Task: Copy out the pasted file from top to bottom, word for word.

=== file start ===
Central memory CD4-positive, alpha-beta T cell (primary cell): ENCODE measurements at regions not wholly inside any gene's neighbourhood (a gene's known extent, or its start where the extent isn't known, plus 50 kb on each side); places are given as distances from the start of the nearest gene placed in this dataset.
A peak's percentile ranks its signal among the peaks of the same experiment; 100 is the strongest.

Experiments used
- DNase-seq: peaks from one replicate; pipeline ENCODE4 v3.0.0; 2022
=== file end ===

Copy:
Central memory CD4-positive, alpha-beta T cell (primary cell): ENCODE measurements at regions not wholly inside any gene's neighbourhood (a gene's known extent, or its start where the extent isn't known, plus 50 kb on each side); places are given as distances from the start of the nearest gene placed in this dataset.
A peak's percentile ranks its signal among the peaks of the same experiment; 100 is the strongest.

Experiments used
- DNase-seq: peaks from one replicate; pipeline ENCODE4 v3.0.0; 2022